U.S. Dollar and Other Currencies were Mostly Steady Tuesday

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U.S. dollar surged forward

U.S. Dollar and Other Currencies were Mostly Steady Tuesday

 

The U.S. dollar traded near a one-month high on Tuesday. Traders were on edge over the result of the U.S. elections. Instead of betting outright on a particular outcome, many have turned to the safety of  the greenback. As a result, they are well-positioned to take advantage of volatility when the election’s results arrive.

 

The dollar stood at 94.050 against a basket of currencies. The safe-harbor Japanese yen has also traded higher in recent weeks. It was steady at 104.75 yen per dollar early on Tuesday in Asia trade.

 

The risk-sensitive Aussie changed hands at $0.7054 ahead of an important central bank policy meeting. Markets expect the bank to announce a rate cut, as well as a shift to quantitative easing.

 

Stuart Oakley, the London-based executive at Nomura, noted that traders pared back a lot of their positions. He thinks it’s a bit reckless to position themselves for one outcome of the election. They have positioned themselves to trade the post-election volatility.

 

According to opinion polls, the Democratic opponent Joe Biden is leading President Donald Trump. However, analysts think a Biden win could weaken the greenback as he intends to spend a large amount on the stimulus. Meanwhile, a steadier foreign policy could boost trade-exposed currencies.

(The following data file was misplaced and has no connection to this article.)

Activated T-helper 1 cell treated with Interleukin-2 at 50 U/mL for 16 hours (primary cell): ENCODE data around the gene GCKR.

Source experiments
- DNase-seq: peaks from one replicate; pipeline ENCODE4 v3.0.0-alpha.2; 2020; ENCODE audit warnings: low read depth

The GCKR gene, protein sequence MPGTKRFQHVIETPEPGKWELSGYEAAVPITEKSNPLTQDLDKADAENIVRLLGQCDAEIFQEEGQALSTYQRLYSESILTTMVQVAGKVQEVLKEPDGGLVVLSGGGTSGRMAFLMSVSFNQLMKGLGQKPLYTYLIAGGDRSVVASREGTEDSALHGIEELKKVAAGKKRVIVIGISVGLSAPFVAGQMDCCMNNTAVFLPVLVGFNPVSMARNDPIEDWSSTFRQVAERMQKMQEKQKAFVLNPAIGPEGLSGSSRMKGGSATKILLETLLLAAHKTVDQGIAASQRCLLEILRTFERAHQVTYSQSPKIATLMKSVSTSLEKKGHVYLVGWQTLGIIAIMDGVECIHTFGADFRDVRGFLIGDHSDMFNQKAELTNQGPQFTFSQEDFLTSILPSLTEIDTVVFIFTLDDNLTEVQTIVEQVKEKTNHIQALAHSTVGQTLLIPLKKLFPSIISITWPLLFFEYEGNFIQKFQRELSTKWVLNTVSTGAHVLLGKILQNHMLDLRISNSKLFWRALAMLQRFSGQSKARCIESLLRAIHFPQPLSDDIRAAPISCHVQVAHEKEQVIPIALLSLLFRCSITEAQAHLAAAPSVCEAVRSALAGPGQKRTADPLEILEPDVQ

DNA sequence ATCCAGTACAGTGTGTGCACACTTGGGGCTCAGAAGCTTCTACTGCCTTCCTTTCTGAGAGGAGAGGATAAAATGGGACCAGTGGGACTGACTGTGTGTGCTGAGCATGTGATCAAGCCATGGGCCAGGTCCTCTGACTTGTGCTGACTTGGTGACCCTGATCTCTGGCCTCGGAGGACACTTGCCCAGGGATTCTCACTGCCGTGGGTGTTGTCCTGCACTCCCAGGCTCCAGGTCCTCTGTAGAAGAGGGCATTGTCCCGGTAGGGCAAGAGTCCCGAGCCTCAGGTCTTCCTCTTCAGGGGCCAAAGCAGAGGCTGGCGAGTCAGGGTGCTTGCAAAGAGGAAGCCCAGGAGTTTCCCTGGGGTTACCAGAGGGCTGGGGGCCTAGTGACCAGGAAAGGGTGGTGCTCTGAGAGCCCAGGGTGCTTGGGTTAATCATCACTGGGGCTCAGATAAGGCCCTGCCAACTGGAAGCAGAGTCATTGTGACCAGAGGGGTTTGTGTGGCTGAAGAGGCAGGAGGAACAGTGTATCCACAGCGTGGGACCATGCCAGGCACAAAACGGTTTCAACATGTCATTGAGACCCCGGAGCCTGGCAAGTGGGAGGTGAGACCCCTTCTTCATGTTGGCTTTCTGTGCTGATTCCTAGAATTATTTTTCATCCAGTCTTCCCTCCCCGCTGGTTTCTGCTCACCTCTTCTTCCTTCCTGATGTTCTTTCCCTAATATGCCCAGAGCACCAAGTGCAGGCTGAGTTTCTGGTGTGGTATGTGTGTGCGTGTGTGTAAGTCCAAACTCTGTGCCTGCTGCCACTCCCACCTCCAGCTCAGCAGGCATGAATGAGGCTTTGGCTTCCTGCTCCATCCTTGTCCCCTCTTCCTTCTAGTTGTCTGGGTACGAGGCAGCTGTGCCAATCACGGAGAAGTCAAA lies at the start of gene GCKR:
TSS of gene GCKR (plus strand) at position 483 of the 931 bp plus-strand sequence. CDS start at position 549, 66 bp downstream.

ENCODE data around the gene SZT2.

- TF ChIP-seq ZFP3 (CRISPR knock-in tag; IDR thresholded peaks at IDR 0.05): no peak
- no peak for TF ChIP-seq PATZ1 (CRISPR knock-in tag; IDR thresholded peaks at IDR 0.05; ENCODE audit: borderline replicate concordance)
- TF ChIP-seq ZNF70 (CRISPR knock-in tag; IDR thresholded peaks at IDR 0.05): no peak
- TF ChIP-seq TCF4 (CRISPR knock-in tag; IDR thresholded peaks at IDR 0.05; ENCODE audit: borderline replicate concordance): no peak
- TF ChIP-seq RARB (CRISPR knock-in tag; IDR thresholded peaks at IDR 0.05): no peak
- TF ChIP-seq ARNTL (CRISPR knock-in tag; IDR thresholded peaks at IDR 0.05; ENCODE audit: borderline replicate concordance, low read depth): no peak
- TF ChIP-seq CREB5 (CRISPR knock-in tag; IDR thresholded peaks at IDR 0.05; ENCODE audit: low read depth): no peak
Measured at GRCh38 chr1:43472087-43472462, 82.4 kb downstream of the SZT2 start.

Still, with the prospect of either a Donald Trump victory or an inconclusive result likely to support the U.S. currency, moves on Tuesday were subdued.

 

How did the New Zealand dollar and other currencies fare?

 

The New Zealand dollar was steady at $0.6630. The kiwi recovered from a Monday low along with the Aussie. On the other hand, the euro remained just above a one-month trough at $1.1639. The sterling traded below $1.30 as well.

 

One-week implied volatility for the yen and euro were both above 11%, the highest level since the beginning of April. Furthermore, one-week implied volatility for the Chinese yuan was over 12%, but it remained slightly below Monday’s five-year peak.

 

Commonwealth Bank of Australia currency analyst Kim Mundy stated that the risk of a period of heightened currency volatility seems to be more certain. Polls give opposing signals on election day, increasing currency volatility during tomorrow’s Asia session.

 

However, results are not due until the middle of Asia’s trading day on Wednesday. Meanwhile, traders are also closely watching the Reserve Bank of Australia’s policy decision.

 

According to NAB head of foreign exchange strategy Ray Attrill, the RBA may need to convince the market they are prepared to buy at least A$150 billion worth of bonds. That could justify the yield declines already seen throughout October.

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